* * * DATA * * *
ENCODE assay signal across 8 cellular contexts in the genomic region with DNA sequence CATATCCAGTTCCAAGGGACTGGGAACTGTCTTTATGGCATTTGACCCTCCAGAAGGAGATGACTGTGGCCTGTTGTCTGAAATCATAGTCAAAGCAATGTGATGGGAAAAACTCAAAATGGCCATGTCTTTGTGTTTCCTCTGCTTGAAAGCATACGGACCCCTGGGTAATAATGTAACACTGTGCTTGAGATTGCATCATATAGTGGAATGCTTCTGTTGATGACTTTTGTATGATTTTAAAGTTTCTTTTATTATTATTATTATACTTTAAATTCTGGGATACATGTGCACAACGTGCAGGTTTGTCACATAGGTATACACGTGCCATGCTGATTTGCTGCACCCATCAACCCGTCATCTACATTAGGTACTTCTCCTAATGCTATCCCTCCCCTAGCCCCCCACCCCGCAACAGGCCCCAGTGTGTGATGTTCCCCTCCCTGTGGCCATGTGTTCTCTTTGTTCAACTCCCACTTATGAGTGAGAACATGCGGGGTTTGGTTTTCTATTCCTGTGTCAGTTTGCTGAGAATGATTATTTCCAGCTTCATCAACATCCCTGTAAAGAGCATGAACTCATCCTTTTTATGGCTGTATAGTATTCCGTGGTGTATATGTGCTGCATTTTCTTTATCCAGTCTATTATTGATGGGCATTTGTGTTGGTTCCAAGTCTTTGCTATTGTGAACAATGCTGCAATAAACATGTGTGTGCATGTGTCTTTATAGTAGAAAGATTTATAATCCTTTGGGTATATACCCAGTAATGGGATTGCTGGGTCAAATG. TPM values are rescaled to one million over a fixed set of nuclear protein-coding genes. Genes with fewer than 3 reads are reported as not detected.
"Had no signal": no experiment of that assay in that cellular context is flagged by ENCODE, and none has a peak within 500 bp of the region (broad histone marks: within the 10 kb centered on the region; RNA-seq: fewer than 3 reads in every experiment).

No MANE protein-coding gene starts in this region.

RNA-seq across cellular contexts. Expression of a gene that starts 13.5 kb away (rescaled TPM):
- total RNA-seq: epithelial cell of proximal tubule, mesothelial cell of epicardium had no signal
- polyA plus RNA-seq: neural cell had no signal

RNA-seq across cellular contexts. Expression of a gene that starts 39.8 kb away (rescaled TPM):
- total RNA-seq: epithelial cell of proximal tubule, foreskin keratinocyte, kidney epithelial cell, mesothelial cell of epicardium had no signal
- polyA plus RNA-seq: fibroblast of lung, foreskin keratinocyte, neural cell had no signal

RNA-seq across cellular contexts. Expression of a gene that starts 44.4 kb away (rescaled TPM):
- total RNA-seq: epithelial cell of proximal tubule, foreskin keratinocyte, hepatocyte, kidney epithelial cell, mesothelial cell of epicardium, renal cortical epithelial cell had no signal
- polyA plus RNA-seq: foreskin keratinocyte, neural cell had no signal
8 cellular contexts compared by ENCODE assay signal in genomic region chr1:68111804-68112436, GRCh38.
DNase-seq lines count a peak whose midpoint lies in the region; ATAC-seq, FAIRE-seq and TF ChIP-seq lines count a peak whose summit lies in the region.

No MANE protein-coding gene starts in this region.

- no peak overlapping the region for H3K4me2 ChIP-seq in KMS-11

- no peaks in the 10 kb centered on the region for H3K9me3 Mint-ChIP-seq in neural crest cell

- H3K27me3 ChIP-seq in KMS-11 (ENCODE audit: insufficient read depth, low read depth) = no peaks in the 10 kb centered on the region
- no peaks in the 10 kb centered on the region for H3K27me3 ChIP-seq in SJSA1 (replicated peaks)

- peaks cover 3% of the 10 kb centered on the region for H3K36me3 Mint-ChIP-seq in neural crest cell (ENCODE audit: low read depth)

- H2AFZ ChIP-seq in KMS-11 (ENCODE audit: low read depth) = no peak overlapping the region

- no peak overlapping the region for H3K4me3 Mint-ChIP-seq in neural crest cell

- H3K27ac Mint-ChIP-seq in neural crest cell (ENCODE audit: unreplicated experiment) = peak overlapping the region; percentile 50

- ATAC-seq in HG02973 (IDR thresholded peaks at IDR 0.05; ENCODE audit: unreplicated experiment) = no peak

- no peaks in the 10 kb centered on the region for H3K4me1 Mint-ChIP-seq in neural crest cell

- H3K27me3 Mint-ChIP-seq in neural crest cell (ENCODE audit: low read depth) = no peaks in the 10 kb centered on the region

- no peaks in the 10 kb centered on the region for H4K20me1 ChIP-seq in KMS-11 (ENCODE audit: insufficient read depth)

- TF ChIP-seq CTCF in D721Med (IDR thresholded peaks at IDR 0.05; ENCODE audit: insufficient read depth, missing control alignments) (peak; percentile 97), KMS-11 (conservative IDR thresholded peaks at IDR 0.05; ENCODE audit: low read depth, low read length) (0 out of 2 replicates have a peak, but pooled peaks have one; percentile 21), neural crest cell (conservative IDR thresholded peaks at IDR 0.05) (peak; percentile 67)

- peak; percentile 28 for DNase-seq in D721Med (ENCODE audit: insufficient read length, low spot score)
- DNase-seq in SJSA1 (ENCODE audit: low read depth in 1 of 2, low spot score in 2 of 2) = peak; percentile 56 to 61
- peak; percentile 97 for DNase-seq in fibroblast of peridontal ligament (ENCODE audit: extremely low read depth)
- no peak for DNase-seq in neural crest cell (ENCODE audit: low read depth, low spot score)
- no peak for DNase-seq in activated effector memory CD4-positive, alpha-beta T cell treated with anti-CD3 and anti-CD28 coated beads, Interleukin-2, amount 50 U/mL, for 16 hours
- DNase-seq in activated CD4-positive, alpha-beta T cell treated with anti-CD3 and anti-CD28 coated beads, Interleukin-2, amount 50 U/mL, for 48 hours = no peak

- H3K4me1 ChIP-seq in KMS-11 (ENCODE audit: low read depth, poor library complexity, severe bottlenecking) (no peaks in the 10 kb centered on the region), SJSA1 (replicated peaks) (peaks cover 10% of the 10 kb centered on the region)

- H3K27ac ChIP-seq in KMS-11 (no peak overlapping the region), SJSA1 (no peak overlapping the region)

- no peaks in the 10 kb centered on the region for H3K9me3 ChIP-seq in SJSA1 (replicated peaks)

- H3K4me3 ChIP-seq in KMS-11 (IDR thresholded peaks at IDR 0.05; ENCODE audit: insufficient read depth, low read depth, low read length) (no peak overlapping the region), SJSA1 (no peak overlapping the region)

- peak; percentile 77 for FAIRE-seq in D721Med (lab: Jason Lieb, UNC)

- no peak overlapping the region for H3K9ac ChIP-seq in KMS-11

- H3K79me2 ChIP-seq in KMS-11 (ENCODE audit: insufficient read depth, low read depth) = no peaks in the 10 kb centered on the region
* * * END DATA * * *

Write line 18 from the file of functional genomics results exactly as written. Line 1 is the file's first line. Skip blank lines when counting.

- H3K27me3 ChIP-seq in KMS-11 (ENCODE audit: insufficient read depth, low read depth) = no peaks in the 10 kb centered on the region